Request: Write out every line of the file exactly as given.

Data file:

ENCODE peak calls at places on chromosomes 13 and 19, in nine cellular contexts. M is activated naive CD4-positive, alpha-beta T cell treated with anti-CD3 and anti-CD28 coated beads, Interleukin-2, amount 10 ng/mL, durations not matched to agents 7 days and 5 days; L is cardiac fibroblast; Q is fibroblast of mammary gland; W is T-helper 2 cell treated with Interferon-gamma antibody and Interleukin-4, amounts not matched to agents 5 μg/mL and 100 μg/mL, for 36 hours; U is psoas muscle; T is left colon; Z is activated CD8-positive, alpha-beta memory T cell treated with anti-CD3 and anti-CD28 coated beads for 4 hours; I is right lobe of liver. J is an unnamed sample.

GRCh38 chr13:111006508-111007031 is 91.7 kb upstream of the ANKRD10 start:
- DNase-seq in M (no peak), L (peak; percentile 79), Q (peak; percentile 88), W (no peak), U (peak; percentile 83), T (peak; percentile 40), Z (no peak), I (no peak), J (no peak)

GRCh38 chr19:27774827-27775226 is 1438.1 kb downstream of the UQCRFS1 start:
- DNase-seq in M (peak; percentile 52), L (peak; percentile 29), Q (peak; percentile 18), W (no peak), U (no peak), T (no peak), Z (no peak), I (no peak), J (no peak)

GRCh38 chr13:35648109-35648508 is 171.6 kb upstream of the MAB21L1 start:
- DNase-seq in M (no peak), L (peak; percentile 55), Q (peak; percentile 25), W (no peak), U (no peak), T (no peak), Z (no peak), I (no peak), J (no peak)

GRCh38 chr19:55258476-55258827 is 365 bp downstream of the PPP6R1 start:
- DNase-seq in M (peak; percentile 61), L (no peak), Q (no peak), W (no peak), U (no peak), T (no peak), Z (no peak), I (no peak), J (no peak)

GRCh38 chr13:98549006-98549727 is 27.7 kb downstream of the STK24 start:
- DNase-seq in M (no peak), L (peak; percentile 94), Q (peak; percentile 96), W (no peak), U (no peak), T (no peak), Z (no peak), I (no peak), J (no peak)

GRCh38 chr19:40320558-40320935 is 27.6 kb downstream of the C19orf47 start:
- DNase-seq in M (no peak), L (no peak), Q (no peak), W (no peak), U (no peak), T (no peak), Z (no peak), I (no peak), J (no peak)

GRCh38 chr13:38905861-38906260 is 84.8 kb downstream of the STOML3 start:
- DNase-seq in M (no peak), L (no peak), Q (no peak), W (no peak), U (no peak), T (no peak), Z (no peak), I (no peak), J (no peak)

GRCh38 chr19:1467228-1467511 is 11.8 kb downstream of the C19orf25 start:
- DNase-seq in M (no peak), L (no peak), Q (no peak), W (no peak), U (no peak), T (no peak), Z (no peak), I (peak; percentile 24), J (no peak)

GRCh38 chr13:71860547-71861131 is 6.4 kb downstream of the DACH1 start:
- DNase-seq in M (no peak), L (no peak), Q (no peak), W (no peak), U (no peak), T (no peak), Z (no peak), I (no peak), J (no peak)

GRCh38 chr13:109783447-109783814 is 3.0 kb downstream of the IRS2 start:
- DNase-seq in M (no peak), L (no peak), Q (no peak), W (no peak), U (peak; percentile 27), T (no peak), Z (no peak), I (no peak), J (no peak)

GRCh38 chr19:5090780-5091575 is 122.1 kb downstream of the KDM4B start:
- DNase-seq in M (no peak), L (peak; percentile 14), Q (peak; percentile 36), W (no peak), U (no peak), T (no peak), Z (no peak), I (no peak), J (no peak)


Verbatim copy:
ENCODE peak calls at places on chromosomes 13 and 19, in nine cellular contexts. M is activated naive CD4-positive, alpha-beta T cell treated with anti-CD3 and anti-CD28 coated beads, Interleukin-2, amount 10 ng/mL, durations not matched to agents 7 days and 5 days; L is cardiac fibroblast; Q is fibroblast of mammary gland; W is T-helper 2 cell treated with Interferon-gamma antibody and Interleukin-4, amounts not matched to agents 5 μg/mL and 100 μg/mL, for 36 hours; U is psoas muscle; T is left colon; Z is activated CD8-positive, alpha-beta memory T cell treated with anti-CD3 and anti-CD28 coated beads for 4 hours; I is right lobe of liver. J is an unnamed sample.

GRCh38 chr13:111006508-111007031 is 91.7 kb upstream of the ANKRD10 start:
- DNase-seq in M (no peak), L (peak; percentile 79), Q (peak; percentile 88), W (no peak), U (peak; percentile 83), T (peak; percentile 40), Z (no peak), I (no peak), J (no peak)

GRCh38 chr19:27774827-27775226 is 1438.1 kb downstream of the UQCRFS1 start:
- DNase-seq in M (peak; percentile 52), L (peak; percentile 29), Q (peak; percentile 18), W (no peak), U (no peak), T (no peak), Z (no peak), I (no peak), J (no peak)

GRCh38 chr13:35648109-35648508 is 171.6 kb upstream of the MAB21L1 start:
- DNase-seq in M (no peak), L (peak; percentile 55), Q (peak; percentile 25), W (no peak), U (no peak), T (no peak), Z (no peak), I (no peak), J (no peak)

GRCh38 chr19:55258476-55258827 is 365 bp downstream of the PPP6R1 start:
- DNase-seq in M (peak; percentile 61), L (no peak), Q (no peak), W (no peak), U (no peak), T (no peak), Z (no peak), I (no peak), J (no peak)

GRCh38 chr13:98549006-98549727 is 27.7 kb downstream of the STK24 start:
- DNase-seq in M (no peak), L (peak; percentile 94), Q (peak; percentile 96), W (no peak), U (no peak), T (no peak), Z (no peak), I (no peak), J (no peak)

GRCh38 chr19:40320558-40320935 is 27.6 kb downstream of the C19orf47 start:
- DNase-seq in M (no peak), L (no peak), Q (no peak), W (no peak), U (no peak), T (no peak), Z (no peak), I (no peak), J (no peak)

GRCh38 chr13:38905861-38906260 is 84.8 kb downstream of the STOML3 start:
- DNase-seq in M (no peak), L (no peak), Q (no peak), W (no peak), U (no peak), T (no peak), Z (no peak), I (no peak), J (no peak)

GRCh38 chr19:1467228-1467511 is 11.8 kb downstream of the C19orf25 start:
- DNase-seq in M (no peak), L (no peak), Q (no peak), W (no peak), U (no peak), T (no peak), Z (no peak), I (peak; percentile 24), J (no peak)

GRCh38 chr13:71860547-71861131 is 6.4 kb downstream of the DACH1 start:
- DNase-seq in M (no peak), L (no peak), Q (no peak), W (no peak), U (no peak), T (no peak), Z (no peak), I (no peak), J (no peak)

GRCh38 chr13:109783447-109783814 is 3.0 kb downstream of the IRS2 start:
- DNase-seq in M (no peak), L (no peak), Q (no peak), W (no peak), U (peak; percentile 27), T (no peak), Z (no peak), I (no peak), J (no peak)

GRCh38 chr19:5090780-5091575 is 122.1 kb downstream of the KDM4B start:
- DNase-seq in M (no peak), L (peak; percentile 14), Q (peak; percentile 36), W (no peak), U (no peak), T (no peak), Z (no peak), I (no peak), J (no peak)